Negative Affect as Mediator between Emotion Regulation and Medically Unexplained Symptoms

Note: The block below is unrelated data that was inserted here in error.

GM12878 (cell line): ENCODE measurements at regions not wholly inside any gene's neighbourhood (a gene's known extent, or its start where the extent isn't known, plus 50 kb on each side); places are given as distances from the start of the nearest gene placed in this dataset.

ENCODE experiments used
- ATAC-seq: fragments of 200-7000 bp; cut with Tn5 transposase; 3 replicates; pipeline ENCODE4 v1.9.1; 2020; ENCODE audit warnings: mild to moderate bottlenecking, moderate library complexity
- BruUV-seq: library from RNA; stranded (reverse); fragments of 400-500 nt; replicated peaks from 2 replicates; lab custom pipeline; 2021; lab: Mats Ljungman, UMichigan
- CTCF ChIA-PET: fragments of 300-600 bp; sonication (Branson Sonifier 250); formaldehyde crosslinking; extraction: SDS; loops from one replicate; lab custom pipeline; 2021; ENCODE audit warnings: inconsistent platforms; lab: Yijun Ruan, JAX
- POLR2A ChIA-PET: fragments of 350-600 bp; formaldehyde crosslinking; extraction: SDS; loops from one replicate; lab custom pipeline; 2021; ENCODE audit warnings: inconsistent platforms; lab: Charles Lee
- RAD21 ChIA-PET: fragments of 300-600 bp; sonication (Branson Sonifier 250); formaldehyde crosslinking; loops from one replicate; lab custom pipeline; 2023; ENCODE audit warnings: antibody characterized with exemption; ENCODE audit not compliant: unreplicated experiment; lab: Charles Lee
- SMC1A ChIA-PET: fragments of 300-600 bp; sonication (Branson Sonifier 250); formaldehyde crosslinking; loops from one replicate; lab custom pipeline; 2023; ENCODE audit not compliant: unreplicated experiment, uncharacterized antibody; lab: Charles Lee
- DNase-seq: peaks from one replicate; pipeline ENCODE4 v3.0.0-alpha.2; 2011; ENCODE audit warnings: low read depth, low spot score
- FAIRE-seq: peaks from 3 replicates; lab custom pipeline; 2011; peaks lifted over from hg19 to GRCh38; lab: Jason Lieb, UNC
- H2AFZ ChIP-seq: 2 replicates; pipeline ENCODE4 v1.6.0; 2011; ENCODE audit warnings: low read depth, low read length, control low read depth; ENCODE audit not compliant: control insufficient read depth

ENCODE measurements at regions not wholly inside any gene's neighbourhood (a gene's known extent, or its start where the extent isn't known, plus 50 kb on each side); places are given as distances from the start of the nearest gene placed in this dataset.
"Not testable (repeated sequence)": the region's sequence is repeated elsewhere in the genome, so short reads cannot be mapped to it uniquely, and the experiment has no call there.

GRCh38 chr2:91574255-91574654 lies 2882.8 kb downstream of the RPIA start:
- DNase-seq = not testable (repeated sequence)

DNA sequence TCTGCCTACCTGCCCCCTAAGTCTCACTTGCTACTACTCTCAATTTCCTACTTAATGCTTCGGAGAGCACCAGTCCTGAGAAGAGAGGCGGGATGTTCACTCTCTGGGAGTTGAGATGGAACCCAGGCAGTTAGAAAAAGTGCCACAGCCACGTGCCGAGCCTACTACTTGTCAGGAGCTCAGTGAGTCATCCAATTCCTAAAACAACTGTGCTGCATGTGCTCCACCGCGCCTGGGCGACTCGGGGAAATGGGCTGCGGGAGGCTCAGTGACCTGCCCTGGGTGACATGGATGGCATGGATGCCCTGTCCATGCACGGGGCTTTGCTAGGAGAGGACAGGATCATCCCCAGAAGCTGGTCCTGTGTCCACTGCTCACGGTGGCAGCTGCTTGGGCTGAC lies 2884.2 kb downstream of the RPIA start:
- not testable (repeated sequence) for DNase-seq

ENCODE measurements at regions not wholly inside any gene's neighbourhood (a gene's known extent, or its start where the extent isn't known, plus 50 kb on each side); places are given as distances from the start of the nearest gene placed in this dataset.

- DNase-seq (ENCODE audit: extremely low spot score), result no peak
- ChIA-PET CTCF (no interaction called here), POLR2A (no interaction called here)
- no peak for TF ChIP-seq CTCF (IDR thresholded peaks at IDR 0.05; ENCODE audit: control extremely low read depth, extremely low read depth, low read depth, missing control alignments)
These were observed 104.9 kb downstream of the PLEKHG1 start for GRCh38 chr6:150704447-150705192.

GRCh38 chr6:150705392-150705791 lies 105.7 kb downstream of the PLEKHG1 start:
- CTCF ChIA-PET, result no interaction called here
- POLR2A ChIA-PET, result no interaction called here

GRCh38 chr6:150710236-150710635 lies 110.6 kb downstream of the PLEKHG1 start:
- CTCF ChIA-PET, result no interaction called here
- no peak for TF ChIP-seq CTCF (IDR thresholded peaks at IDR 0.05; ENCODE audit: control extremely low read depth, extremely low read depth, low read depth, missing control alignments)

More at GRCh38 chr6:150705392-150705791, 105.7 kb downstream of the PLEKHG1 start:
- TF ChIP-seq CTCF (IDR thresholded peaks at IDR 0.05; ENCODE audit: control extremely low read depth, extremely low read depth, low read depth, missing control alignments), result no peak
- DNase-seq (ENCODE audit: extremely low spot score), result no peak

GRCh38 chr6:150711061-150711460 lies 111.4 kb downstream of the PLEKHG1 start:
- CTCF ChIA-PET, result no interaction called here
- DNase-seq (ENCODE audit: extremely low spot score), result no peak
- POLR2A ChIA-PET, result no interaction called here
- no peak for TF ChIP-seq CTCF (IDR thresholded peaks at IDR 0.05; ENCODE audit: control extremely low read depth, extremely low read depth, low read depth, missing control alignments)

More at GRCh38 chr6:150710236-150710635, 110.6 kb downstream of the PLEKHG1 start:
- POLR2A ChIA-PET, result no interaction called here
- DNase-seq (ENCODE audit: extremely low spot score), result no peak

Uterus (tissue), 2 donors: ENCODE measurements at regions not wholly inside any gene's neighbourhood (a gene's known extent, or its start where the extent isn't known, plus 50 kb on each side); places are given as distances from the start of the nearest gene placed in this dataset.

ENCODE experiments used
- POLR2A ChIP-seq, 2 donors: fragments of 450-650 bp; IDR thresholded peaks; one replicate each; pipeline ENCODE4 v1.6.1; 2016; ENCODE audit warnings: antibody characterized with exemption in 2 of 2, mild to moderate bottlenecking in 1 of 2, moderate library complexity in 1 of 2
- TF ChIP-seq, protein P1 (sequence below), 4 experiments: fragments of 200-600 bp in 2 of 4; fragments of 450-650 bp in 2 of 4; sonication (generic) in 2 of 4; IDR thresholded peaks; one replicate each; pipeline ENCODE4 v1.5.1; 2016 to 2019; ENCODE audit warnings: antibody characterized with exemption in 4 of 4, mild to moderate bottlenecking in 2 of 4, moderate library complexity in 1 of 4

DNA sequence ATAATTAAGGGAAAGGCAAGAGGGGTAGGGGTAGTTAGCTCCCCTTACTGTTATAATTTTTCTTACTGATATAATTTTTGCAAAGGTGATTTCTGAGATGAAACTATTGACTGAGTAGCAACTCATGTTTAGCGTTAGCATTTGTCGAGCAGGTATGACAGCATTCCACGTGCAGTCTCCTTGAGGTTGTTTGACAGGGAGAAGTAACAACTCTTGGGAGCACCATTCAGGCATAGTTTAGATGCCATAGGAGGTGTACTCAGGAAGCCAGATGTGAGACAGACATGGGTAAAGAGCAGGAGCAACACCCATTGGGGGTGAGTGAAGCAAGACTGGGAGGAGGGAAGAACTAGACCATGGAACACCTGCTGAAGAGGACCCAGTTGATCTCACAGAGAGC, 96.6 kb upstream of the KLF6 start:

Background: Research on emotion regulation (ER) in medically unexplained physical symptoms (MUS) is rare. Purpose: The goal of this study was to compare ER skills between MUS-patients without comorbid depression, MUS-patients with comorbid depression (MUS + MDD), patients with major depressive disorder (MDD), and healthy controls. Additionally, we examined the mediating effect of depression and anxiety on the relationship between ER and somatization. Methods: The Emotion-Regulation Skills Questionnaire (ERSQ) and other self-report measures were completed by 138 MUS-patients, 114 MUS + MDD-patients, 106 MDD-patients, and 100 healthy controls. Multiple mediation analyses were applied to investigate the role of depression and anxiety as potential mediators. Results: A MANCOVA and post-hoc test with age, sex and education as covariates indicated that ER skills of the MUS-group were lower than the controls (p < 0.001–p = 0.047), but higher than the MDD- and MUS + MDD-group (p < 0.001–p = 0.042). ER skills of the MDD-group and MUS + MDD-group did not differ (p = 0.78–p = 0.99), but were lower than controls (p < 0.001–p = 0.011). In the MUS-groups depression and anxiety had a mediating effect on the relationship between ER and somatization (b = −0.23, 95% bias-corrected CI: −0.30, –0.17). The direct effect of ER on somatization was no longer significant when controlling for the mediating variables (b = 0.07, p = 0.083). Conclusions: Our study reveals that patients with MUS + MDD have higher deficits in ER skills than MUS patients without MDD. Additionally, deficits in ER in MUS-patients are influenced by depression and anxiety. This indicates that MUS-patients with comorbid mental disorders might benefit from an emotion regulation training.